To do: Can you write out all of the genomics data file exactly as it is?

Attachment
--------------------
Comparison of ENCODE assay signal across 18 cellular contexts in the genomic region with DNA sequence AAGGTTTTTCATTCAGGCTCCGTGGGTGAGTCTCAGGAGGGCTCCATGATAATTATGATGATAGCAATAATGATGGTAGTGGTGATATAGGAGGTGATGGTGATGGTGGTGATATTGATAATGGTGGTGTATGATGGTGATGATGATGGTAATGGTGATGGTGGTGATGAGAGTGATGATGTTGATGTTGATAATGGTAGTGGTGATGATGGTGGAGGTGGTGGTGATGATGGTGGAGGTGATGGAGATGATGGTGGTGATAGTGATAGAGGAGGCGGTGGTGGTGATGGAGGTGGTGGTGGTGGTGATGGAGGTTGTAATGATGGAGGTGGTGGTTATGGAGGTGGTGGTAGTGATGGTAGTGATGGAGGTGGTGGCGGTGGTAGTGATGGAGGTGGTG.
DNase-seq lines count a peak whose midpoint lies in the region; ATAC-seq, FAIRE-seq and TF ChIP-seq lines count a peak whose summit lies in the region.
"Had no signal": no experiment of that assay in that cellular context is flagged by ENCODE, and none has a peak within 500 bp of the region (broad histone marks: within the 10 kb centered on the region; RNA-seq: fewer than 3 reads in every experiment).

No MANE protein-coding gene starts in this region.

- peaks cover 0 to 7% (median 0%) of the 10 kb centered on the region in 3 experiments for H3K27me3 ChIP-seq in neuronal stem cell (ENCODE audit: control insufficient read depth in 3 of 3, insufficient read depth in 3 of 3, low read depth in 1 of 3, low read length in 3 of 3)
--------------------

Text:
Comparison of ENCODE assay signal across 18 cellular contexts in the genomic region with DNA sequence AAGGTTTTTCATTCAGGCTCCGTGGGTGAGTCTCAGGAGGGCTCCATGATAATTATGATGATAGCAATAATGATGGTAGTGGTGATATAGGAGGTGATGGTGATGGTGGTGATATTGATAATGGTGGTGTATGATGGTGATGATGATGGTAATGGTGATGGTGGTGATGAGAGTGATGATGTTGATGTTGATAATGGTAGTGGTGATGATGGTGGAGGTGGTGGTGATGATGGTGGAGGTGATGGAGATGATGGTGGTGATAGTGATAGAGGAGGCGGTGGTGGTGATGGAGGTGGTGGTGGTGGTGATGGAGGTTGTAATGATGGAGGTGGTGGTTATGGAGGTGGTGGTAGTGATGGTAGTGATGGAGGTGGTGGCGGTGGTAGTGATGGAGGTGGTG.
DNase-seq lines count a peak whose midpoint lies in the region; ATAC-seq, FAIRE-seq and TF ChIP-seq lines count a peak whose summit lies in the region.
"Had no signal": no experiment of that assay in that cellular context is flagged by ENCODE, and none has a peak within 500 bp of the region (broad histone marks: within the 10 kb centered on the region; RNA-seq: fewer than 3 reads in every experiment).

No MANE protein-coding gene starts in this region.

- peaks cover 0 to 7% (median 0%) of the 10 kb centered on the region in 3 experiments for H3K27me3 ChIP-seq in neuronal stem cell (ENCODE audit: control insufficient read depth in 3 of 3, insufficient read depth in 3 of 3, low read depth in 1 of 3, low read length in 3 of 3)